While Tuttle waited for backup officers to arrive, a man started running down the freeway toward him. The male identified himself with a badge as a retired sheriff’s deputy in Pierce County, Washington.
Tuttle gave his backup weapon to the retired deputy, who joined Tuttle at his patrol vehicle.
“They both held Amezcua Manzo at gunpoint for their safety until back up officers arrived just a few minutes later,” according to the statement.
When other officers approached Amezcua Manzo to provide aid, they saw gunshot wounds to his chest, back and head.
“Medical aid was administered,” but Amezcua Manzo was pronounced dead at the scene, the district attorney’s office said.
A handgun with an attached laser sight and blue light was found near Amezcua Manzo.
Tuttle suffered an abrasion to his left arm but did not require additional medical attention.
“It cannot be determined if the injury Trooper Tuttle sustained was due to a bullet graze or due to his fall in the ditch,” according to the statement.
No other drivers, bystanders or officers were injured during the shootout.
Officers from the Salem Police Department and the Marion County Sheriff’s Office responded to the scene.
The Marion County District Attorney’s Office asked Salem police to lead the investigation of the shooting. The county requires that a police agency not involved in a fatal police shooting conduct the investigation. The Marion County Sheriff’s Office helped with the investigation.
Investigators collected video from Tuttle’s body-worn camera, his dash camera, a camera installed on one of the semi-trailers present during the shootout, as well as from drivers who were in the area at the time.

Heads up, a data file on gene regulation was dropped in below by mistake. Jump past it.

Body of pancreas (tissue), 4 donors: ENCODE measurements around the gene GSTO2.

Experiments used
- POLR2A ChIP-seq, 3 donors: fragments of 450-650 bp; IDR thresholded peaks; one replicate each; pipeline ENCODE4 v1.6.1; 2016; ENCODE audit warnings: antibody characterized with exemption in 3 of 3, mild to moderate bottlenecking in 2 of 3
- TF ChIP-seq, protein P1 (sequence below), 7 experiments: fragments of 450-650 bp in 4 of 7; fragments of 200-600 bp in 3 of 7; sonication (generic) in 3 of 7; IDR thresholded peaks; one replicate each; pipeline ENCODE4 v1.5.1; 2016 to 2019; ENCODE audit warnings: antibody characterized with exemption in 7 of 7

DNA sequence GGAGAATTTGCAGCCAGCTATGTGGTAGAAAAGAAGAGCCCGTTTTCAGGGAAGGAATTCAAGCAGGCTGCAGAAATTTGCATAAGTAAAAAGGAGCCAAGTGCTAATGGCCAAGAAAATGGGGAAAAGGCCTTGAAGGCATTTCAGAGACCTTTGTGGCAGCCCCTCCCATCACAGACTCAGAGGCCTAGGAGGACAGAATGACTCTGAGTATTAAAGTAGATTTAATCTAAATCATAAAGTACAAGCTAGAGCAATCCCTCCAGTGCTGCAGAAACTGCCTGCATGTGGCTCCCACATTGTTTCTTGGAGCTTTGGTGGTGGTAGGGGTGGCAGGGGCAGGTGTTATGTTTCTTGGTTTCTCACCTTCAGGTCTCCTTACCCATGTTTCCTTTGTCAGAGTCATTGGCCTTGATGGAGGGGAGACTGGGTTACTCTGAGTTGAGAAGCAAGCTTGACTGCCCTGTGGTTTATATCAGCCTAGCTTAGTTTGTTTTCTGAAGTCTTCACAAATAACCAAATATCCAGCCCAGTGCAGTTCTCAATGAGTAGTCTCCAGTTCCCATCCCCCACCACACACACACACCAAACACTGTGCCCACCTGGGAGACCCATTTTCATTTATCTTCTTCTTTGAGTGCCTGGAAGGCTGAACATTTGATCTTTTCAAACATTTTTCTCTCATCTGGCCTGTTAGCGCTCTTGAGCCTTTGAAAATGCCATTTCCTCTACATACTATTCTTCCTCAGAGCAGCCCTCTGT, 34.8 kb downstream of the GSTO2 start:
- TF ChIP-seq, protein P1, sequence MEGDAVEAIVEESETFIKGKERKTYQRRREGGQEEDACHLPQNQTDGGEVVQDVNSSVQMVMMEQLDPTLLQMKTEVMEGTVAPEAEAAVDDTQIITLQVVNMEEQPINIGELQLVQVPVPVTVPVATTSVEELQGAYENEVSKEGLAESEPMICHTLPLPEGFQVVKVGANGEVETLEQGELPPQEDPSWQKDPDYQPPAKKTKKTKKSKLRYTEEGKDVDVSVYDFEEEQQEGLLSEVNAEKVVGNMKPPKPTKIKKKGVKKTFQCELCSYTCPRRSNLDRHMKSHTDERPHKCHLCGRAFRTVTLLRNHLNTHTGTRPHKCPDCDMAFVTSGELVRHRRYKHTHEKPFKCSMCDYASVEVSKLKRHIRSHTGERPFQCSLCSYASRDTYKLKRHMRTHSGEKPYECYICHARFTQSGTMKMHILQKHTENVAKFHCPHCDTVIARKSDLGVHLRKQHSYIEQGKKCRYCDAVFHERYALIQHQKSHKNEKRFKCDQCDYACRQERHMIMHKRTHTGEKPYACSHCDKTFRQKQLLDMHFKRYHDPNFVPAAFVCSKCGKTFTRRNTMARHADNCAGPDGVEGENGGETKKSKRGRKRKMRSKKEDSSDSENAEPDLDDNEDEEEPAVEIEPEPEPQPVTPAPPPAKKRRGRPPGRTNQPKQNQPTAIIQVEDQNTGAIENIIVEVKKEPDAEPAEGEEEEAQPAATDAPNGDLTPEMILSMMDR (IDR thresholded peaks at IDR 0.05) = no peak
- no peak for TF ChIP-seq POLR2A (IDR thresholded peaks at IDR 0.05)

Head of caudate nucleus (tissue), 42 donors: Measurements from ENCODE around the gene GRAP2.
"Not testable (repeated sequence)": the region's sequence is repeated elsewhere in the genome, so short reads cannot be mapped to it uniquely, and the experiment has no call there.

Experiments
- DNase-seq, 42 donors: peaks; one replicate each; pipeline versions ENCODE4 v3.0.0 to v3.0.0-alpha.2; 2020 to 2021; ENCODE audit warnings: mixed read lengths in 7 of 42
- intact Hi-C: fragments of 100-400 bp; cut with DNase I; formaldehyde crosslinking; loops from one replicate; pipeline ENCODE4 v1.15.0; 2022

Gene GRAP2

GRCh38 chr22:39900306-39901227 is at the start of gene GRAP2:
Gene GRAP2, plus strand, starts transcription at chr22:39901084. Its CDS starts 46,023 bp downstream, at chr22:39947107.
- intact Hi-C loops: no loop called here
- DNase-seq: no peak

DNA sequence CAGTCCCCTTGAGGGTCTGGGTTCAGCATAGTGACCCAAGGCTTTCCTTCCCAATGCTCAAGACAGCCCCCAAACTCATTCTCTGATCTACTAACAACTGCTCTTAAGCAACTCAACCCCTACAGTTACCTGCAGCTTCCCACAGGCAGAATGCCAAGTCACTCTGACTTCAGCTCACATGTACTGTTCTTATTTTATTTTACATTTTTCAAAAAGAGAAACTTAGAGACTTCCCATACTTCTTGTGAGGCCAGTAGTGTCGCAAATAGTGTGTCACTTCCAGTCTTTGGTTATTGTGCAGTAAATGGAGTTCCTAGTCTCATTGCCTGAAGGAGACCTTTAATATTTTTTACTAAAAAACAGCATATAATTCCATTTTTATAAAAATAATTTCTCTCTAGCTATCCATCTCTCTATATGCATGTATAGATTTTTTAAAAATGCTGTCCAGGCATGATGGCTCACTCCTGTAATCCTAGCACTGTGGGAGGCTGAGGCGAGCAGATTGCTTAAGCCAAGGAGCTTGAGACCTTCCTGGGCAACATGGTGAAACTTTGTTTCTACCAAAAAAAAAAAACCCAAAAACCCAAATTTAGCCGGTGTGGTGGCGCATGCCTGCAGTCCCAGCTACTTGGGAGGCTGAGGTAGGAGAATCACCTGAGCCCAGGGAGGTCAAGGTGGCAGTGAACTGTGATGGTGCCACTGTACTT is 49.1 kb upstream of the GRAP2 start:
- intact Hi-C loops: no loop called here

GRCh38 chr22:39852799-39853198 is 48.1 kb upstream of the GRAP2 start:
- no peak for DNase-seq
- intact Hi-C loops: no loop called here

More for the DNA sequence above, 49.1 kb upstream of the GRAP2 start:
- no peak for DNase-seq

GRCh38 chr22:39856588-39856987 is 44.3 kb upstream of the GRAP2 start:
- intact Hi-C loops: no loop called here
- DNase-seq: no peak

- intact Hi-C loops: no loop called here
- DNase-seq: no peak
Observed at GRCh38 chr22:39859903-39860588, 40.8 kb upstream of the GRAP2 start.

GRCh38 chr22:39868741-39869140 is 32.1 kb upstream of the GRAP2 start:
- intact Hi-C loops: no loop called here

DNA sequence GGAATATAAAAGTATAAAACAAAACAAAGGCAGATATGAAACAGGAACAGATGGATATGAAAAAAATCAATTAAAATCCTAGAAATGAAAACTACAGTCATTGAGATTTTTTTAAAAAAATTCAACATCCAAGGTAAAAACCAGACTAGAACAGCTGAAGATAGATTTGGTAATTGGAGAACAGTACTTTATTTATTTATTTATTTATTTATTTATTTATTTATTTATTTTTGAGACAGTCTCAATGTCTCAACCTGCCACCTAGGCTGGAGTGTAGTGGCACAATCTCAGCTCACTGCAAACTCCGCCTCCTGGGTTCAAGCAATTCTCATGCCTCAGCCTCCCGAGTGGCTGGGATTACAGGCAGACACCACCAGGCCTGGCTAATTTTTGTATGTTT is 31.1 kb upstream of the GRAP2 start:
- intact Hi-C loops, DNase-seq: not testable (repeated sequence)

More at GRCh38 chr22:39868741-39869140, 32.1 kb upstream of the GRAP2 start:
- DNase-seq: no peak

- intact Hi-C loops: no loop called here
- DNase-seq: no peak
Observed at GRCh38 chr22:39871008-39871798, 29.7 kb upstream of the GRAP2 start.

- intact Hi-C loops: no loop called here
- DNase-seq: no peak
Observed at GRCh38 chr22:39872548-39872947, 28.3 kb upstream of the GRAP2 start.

Amezcua Manzo was recorded pointing a gun at various people in the travel lanes “as he tried to gain access to vehicles.”
Some of the videos also captured moments of the gunfire exchanged between Trooper Tuttle and Amezcua Manzo.
Dr. Nicole Stanley performed an autopsy on Amezcua Manzo the following day.
Court records show Manzo lived in Independence as recently as 2013 and online social records indicated he still lived in the area.
According to the the district attorney’s office, Amezcua Manzo was previously convicted in Oregon of unlawful possession of a firearm, driving under the influence of intoxicants in 2011, and third-degree assault and fourth-degree assault in 2010. The 2020 case stems from charges filed seven years earlier for which he failed to appear at the time, according to court records.
In California, he was convicted of second-degree robbery and evading a peace officer, according to the district attorney’s statement.
The grand jury did not hear evidence of Amezcua Manzo’s criminal history.
“I am grateful to the Grand Jury for their thoughtful and thorough review of this case,” Clarkson wrote in her statement. “This case highlights the risk our police officers are willing to assume on our behalf every day. While this is not the ending anyone would’ve wanted for Mr. Amezcua Manzo, our community owes a debt of gratitude to Trooper Tuttle for his courageous actions.”
Tuttle was hired by the state police in August 2016. He previously served six years in the U.S. Navy, including four years as a military police officer.
Contact reporter Ardeshir Tabrizian: [email protected] or 503-929-3053.
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Ardeshir Tabrizian has covered criminal justice and housing for Salem Reporter since September 2021. As an Oregon native, his award-winning watchdog journalism has traversed the state. He has done reporting for The Oregonian, Eugene Weekly and Malheur Enterprise.